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Although, this thread has no connection with C or programming. But it is good for everyone to look at this thread replies. I request all admins of C/C++ that please share your success stories. Just share that what have you all done in your universities/scholl time which made you to come to this level of programming. How you develop your interests and what problems you have faced. Which things you have avoided and what should we do so as to a be awesome programmer like you.It willbe helpful for beginners and everyone. please make this thread as "must read" and let everyone learn from you. thanks. It is request to Deceptikon, WAltP, Ancient Dragon and other awesome players of C/C+. thanks.

Since this has nothing to do with C it should be posted elsewhere. Like Geeks Lounge.

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sir, i respect u so i can't contradict you. I know i can post there, but that is not higly visited by many. C is highly visited by many people as it is most basic language. So please sir reply on this and share your experience. it is request to everybody. thanks. please make it here only and mark it as "must read"

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please make this thread as "must read"

There is only one MUST READ thread and that's the DaniWeb Rules. All others are optional just as this one should be.

Just share that what have you all done in your universities/scholl time which made you to come to this level of programming

Nothing out of the ordinary at the university. Programmers become competent and proficient by on-the-job experience, and lots of it. And they don't become proficient in every part of programming because the field is just too broad. Same idea as a medical Doctor who specializes on one part of medicine. If you want to be a jack of all trades you will not be proficient in any one. In college you just hit the highlights of programming, you don't really start learning the trade until you graduate and start working.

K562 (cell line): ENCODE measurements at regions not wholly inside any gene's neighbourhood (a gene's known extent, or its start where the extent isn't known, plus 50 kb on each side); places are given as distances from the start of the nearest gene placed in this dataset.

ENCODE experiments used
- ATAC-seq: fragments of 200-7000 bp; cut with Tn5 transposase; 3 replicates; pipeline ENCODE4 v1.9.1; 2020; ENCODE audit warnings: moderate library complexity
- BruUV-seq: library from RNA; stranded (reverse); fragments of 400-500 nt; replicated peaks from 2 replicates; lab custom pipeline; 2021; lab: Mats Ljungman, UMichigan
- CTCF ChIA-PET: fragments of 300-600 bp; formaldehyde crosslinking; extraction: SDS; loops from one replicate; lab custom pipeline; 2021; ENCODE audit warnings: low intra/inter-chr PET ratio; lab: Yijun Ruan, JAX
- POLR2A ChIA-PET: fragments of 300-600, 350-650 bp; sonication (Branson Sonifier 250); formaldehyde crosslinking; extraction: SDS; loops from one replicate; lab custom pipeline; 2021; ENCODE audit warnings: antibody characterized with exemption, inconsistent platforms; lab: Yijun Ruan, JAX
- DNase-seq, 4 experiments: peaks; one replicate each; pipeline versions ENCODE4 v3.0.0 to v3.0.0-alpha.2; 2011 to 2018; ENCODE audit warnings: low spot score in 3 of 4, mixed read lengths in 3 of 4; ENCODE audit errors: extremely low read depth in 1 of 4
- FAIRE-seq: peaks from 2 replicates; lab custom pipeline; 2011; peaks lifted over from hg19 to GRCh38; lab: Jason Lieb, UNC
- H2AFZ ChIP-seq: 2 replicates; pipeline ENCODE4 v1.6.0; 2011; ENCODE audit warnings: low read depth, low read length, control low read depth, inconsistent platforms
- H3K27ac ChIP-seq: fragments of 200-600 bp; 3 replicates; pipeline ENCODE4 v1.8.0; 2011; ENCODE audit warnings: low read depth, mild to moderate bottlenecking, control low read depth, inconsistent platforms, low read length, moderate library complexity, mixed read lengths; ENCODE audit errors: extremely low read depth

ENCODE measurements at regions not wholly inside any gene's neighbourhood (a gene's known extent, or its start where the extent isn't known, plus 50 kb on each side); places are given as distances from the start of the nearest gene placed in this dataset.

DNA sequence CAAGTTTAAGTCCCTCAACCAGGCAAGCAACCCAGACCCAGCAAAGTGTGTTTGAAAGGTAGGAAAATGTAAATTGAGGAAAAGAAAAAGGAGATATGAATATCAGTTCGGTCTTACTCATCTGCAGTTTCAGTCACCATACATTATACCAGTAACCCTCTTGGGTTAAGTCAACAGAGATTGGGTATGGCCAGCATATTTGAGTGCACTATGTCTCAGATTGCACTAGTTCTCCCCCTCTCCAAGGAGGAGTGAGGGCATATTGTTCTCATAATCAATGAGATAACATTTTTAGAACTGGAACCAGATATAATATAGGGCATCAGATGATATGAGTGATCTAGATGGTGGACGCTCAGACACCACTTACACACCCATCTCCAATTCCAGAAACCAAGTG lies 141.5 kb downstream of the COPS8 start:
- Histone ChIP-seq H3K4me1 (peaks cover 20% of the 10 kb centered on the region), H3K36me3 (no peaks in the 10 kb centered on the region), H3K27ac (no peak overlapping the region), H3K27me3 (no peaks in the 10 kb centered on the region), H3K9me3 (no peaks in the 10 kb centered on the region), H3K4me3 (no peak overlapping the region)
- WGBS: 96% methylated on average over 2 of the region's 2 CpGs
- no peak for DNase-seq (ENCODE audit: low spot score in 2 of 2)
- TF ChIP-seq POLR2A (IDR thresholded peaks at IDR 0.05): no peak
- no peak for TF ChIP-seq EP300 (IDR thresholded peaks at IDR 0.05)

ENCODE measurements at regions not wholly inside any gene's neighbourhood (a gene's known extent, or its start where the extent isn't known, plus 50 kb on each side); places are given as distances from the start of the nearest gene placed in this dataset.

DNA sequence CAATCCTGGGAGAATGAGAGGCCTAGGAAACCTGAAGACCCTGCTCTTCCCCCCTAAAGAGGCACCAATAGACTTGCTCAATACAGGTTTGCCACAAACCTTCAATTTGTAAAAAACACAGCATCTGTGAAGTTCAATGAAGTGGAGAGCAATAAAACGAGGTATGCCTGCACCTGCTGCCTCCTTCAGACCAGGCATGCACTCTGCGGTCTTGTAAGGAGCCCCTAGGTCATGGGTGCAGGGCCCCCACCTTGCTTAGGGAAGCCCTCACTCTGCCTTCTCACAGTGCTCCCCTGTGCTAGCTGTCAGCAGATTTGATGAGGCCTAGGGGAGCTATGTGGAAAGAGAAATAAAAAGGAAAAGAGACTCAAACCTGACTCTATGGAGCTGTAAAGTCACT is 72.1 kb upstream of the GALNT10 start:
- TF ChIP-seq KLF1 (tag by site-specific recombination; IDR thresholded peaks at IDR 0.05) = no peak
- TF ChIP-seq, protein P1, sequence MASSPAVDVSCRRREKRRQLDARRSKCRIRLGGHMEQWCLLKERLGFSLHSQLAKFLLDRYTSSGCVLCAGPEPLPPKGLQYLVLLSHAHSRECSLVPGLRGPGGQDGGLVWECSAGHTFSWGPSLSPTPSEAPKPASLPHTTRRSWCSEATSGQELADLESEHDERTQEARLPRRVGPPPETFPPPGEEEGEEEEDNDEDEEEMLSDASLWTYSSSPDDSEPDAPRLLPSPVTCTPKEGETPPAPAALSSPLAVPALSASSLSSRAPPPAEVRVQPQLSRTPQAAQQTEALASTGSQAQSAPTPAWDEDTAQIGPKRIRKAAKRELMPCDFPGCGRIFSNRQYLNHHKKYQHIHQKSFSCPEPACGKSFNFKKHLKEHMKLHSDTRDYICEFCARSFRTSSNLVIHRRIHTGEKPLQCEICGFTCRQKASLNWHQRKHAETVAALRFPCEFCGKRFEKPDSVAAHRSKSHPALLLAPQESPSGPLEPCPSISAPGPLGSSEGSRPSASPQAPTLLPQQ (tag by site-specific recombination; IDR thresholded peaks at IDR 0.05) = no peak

You will also want to study other fields of interest while in college because programming is not done in a vacuum but in conjunction with some other field. For example if you are interested in Banking you will find thousands of programmers there who also know a lot about banking.

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no body is replying. that why i want this thread to be in C or C++ and then transfer it to geek lounge. DESTROED AGAIN because of waltP.

commented: Time to get over your love of me and hate of Walt. It's getting ridiculous. +0

Just share that what have you all done in your universities/scholl time which made you to come to this level of programming.

For programming, the University / School part was mostly irrelevant, I only ever took a few programming courses and they were all compulsory courses (as part of engineering curriculums there are usually a few introductory programming or numerical methods courses) that I took long after I was already more than proficient in programming. Don't think that university courses will teach you to be a programmer. They might teach you to be a good computer scientist, or even a software engineer (although, I'm very skeptical of that), but not a programmer. Programming is more akin to a craft, and is only learn as such, like other "crafts" like being a blacksmith or plumber, you learn by doing it a lot, filling your bag of tricks, taking example on more experienced people or mentors, and with lots of time.

I would describe my experience getting to where I am in three phases:

Phase 1 (formative years, and having fun):
Taking the analogy of becoming a plumber, this phase would be the years when you nag your dad to go with him to work (as a plumber) and do simple plumbing work, for fun.